By Tom Nash.
The Copa Libertadores returns this week after a six-month suspension brought about by the ongoing pandemic.
Only two rounds of the group stage had been played when the continent suspended sport in March.
📌🏆 Here’s how things stand in each of the 8⃣ groups as action gets back underway!
— CONMEBOL Libertadores (@TheLibertadores) September 14, 2020
Argentine clubs, traditionally the powerhouses of the competition with a colossal combined total of 26 trophies, have more reasons to be fearful than optimistic in 2020, however.
While other countries (particularly Brazil) have been back in action for months, Argentine squads were only allowed to resume training last month and have not played competitive matches since March.
Worse still, they have not even had the chance to play friendly games, so tough are the restrictions laid out by the government in Buenos Aires.
On top of that, the Covid-19 crisis is at its peak in the country, and squads are being ravaged by the virus.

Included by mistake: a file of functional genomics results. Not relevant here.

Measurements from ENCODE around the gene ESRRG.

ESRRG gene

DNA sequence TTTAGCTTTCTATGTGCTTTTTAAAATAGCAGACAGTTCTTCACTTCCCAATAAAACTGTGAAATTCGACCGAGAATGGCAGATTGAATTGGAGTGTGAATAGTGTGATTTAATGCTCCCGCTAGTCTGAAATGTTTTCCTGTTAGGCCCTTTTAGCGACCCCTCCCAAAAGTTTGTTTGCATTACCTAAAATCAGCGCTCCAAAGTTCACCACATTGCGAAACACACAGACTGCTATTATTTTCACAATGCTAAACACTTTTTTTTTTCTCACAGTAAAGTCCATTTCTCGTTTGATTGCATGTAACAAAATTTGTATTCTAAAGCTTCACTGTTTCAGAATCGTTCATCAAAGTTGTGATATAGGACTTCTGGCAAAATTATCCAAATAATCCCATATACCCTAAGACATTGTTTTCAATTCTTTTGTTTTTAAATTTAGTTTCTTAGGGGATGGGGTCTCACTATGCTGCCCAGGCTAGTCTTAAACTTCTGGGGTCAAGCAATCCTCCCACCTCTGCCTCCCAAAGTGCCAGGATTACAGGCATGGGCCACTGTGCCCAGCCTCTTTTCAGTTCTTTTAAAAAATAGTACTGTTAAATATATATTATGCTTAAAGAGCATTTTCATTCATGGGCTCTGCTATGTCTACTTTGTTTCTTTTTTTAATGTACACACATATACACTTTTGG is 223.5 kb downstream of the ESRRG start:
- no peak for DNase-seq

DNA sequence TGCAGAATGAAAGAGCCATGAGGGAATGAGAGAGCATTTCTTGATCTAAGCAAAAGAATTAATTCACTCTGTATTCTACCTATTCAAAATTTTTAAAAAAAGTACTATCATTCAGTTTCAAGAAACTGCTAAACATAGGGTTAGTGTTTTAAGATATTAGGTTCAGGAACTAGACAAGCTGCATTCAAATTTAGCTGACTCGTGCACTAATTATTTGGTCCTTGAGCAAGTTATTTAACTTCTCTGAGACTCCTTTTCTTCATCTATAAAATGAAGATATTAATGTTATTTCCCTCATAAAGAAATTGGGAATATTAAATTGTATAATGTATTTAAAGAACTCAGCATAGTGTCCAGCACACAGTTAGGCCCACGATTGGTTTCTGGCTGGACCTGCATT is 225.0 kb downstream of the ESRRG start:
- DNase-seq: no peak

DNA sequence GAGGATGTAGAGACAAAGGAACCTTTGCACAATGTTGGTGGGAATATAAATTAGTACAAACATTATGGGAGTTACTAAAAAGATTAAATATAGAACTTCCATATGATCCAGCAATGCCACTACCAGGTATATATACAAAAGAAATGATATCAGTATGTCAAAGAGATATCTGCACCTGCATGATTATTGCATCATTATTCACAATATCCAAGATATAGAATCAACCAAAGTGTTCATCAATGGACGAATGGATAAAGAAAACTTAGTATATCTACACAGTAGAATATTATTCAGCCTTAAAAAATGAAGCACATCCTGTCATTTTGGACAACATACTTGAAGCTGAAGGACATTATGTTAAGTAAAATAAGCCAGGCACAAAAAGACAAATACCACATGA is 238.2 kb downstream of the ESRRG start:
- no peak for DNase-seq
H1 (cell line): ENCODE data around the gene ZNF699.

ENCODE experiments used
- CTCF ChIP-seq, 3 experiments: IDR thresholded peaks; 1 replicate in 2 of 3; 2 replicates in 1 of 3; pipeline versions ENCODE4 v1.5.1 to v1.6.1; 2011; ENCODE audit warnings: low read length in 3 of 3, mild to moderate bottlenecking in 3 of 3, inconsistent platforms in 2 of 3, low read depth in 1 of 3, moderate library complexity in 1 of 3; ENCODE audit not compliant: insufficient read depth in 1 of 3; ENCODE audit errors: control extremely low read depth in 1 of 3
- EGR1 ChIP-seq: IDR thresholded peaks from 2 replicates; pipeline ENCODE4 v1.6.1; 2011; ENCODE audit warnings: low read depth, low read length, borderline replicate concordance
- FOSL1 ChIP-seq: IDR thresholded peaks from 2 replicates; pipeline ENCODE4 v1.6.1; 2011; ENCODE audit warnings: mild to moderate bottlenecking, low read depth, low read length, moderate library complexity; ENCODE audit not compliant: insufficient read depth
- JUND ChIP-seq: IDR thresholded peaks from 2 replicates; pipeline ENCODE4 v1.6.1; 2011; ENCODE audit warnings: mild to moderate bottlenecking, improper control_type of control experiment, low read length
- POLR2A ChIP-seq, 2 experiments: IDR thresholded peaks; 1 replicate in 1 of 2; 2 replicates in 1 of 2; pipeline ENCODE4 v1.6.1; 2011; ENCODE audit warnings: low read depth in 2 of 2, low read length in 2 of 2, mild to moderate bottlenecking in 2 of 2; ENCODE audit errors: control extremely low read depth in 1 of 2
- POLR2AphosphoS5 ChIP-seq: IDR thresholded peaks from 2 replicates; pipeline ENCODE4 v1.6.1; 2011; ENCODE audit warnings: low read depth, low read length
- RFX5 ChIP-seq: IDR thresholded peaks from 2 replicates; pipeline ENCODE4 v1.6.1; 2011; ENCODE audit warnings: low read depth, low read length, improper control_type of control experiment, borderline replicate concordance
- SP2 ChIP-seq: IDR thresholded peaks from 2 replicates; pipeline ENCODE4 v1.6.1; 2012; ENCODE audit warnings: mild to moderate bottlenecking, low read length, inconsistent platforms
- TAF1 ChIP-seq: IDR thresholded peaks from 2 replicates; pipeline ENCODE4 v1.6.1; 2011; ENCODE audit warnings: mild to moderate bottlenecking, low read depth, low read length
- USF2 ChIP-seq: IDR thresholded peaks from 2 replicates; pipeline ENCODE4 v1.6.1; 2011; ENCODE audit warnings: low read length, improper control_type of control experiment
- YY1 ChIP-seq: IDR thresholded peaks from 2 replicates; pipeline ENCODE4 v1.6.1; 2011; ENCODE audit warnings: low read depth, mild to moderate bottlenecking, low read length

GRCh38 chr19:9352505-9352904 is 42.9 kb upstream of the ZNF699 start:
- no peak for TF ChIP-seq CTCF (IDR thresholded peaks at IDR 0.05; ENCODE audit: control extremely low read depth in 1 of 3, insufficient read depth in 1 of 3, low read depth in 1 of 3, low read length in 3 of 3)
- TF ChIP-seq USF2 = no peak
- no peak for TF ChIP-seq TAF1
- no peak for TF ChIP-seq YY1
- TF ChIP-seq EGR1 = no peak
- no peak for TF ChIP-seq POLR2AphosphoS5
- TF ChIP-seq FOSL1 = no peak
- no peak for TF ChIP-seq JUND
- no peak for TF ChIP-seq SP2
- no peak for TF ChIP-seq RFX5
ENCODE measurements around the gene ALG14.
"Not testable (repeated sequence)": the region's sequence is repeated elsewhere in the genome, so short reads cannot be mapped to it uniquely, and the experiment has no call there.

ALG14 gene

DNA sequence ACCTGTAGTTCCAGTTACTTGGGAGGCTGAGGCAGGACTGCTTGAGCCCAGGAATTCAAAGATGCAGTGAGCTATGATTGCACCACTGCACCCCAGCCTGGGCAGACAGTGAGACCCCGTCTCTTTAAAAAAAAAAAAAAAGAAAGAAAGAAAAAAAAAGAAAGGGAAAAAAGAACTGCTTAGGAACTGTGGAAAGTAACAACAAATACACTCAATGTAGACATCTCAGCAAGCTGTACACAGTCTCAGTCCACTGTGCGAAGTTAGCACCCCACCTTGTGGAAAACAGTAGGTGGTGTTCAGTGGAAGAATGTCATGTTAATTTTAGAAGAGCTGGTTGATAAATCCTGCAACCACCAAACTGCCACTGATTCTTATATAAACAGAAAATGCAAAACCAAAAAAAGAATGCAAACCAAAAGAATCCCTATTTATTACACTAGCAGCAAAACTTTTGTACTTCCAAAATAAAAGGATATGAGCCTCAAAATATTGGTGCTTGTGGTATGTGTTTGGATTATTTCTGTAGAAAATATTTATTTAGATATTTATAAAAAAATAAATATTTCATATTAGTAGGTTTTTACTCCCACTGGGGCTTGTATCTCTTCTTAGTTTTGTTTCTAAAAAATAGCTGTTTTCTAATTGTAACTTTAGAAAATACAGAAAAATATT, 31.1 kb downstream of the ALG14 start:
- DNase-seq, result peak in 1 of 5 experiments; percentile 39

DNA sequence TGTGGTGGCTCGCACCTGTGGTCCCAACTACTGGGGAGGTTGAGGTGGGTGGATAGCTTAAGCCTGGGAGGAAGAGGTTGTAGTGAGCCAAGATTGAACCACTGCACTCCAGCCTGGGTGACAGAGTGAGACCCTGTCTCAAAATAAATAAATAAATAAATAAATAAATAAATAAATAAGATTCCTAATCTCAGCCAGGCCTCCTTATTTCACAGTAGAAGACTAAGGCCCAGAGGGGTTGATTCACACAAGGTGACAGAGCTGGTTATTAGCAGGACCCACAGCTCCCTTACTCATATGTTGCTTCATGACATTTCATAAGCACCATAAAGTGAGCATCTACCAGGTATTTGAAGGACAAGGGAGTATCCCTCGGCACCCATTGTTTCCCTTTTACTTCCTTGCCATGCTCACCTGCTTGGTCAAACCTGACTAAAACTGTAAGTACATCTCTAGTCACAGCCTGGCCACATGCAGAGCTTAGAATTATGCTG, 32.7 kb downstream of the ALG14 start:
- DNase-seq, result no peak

River Plate, Racing, and Tigre have all confirmed cases in their first teams, while Boca Juniors have confirmed almost two dozen.
More positive covid-19 reports out of Boca – Copa Libertadores is back in 2 weeks & Boca aren’t able to train https://t.co/XxQx2hGlTd
— GOLAZO (@golazoargentino) September 3, 2020
This inevitably led to a period of absences and self-isolation that impacted the already limited time Argentine teams had to prepare.
Domestic football in the country remains on the back burner without even a date or format for its return confirmed.
October 9th or 16th are rumoured to be considered, but that’s mere speculation for now.
In some cases, the fixture list has added yet another layer of complexity to the already bleak situation.
Boca Juniors’ next game is away in Paraguay to Ramón Díaz’s Libertad, and in the case of River Plate, they have to travel to Brazil to play in form São Paulo — without doubt their toughest assignment of the group phase.
Hernán Crespo, now manager of Defensa y Justicia in Group G, declared last week that “all the conditions are set for this Copa to go badly for us.”
He was referring to his Defensa underdogs, who are already in a poor position in their group after two rounds of matches.
With all the will in the world, it’s difficult to disagree with Crespo’s assessment.